Chapter XXVI

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Animal and plant cells are called “eukaryotic” because they have “ nuclei” (eu + kary + o + tic), that is, their nuclei and other organelles (“little organs”) are contained in an orderly way by membranes. (An alternative is the “” cell, whose nucleus and other organelles are not bounded by such a membrane.)

Animal cells are surrounded by a cell membrane, or membrane, which has selective permeability (from the Latin base meat-, “to go,” hence “able to admit or allow through”), a feature that allows them to absorb useful substances while repelling harmful ones. The membrane of some cells has cilia or a (“hairs” or a “little whip”) that allow for locomotion. The general term for the substance on the interior of the cell is “,” literally the “first creation” or “thing formed first.” This term encompasses two substances: the nucleoplasm is the substance that makes up most of the contents of the nucleus, and the cytoplasm is everything else in the cell, including its aqueous solution and any organelles. The cytoplasm is then further divided into the “” and “,” the latter referring to the cytoplasm adjacent to the cell membrane, the former to its interior portion. The cytoplasm contains protein-based fibers that make up the , which gives the cell structure while allowing for movement. The centrosomes aid in the maintenance of cell structure as the primary locus for the organization of microtubules, support structures that are part of the cytoskeleton.

Animals cells contain a variety of organelles that perform vital functions. Most important is the nucleus (“little nut”), which contains the cell’s genetic information. Inside the nucleus is the (“little little nut”), which transcribes RNA and helps to form ribosomes. “Ribosome,” derived from “ribonucleic (acid)” and the -some suffix, refers to a molecule that aids in the formation of polypeptides, chains of amino acids that are used in synthesis. The endoplasmic (“network”) is specialized for protein processing and lipid synthesis. The apparatus (discovered by the Italian anatomist of this name), is often compared to a post office, since it is responsible for packaging and transporting materials in the cell. (“dissolving bodies”) contain enzymes used in intracellular digestion. The small, rodlike mitochondria perform cellular respiration, that is, they convert biochemical energy (i.e., food) into adenosine triphosphate, a nucleotide that stores energy.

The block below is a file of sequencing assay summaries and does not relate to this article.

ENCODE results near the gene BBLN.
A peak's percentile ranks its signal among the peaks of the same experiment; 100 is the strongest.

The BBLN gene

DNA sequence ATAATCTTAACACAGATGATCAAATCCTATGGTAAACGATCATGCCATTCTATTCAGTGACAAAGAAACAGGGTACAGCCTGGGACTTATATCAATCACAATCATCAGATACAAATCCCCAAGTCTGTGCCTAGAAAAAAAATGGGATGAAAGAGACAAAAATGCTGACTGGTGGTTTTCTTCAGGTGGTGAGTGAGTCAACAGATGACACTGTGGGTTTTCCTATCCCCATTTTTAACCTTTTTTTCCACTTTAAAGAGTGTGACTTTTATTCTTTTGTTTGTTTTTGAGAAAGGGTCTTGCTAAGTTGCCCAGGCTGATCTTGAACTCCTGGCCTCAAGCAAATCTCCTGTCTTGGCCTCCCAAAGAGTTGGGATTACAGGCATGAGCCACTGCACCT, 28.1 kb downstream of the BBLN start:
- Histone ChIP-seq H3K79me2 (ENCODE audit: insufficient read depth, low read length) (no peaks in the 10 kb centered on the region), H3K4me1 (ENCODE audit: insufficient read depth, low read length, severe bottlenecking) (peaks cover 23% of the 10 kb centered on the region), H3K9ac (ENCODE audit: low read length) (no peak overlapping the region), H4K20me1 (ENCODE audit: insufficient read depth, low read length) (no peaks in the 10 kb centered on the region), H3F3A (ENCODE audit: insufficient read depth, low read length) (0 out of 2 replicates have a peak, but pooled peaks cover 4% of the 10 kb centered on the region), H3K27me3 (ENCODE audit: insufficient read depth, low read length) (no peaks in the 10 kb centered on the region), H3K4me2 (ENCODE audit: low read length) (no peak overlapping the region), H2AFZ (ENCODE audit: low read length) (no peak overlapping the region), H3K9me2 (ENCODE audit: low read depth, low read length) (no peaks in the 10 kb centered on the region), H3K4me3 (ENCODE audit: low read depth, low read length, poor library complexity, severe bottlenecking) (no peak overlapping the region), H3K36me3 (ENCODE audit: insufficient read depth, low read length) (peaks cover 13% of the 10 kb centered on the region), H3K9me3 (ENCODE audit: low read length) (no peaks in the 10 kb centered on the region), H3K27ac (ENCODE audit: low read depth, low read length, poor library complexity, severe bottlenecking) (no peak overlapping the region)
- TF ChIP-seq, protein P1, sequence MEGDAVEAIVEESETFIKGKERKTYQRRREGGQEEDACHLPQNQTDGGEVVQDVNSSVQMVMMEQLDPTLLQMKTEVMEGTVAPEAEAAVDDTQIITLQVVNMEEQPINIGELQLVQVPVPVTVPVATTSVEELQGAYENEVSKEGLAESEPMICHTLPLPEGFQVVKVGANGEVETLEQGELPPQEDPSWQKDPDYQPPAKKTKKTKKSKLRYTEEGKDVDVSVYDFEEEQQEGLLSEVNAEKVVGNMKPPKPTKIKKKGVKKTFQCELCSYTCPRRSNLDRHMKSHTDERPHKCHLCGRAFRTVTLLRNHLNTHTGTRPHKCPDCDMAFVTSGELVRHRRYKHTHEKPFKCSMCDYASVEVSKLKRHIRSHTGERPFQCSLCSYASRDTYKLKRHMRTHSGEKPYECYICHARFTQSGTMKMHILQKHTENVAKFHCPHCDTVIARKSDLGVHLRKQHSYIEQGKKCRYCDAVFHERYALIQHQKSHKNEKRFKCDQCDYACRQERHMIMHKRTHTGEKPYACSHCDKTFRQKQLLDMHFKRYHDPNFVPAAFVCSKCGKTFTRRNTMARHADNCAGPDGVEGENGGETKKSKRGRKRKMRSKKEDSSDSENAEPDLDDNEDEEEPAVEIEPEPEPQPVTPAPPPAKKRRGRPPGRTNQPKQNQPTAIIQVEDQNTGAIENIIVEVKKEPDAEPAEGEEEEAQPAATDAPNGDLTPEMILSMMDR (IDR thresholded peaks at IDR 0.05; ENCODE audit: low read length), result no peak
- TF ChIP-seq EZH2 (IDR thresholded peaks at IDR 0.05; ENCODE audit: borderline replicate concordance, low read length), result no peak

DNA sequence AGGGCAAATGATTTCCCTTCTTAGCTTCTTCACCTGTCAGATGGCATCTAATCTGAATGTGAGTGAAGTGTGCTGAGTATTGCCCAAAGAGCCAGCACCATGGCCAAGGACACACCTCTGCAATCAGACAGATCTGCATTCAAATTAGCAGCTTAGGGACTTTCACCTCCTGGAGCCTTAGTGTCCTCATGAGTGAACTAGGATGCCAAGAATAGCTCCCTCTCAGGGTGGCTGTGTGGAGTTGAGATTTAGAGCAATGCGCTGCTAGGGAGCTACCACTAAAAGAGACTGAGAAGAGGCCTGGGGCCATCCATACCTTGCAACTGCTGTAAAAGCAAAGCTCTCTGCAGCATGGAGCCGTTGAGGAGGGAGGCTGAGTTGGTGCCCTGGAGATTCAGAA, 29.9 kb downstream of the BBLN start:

Plant cells have many of the same structures as animal cells, with some notable differences. For one, a rigid cell wall provides more structural stability than an animal cell has with only its flexible plasma membrane. The plant cell wall is not permeable, but small channels called “” allow for intercellular communication; the name is a combination of the Greek bases meaning "to form" and "bond, fetter.” Plant cells also contain very large , called by the Latin word meaning “small empty spaces,” even though these structures are actually used to hold materials. Although these can be found in animals cells, the ones in plant cell are much larger and have a structural function: as they store water, they create turgor pressure within the cell, adding durability. Finally, plant cells contain , a body that carries chlorophyll (“green leaf”), a substance that converts light energy into adenosine triphosphate in the process of , which also involves the conversion of carbon dioxide into oxygen.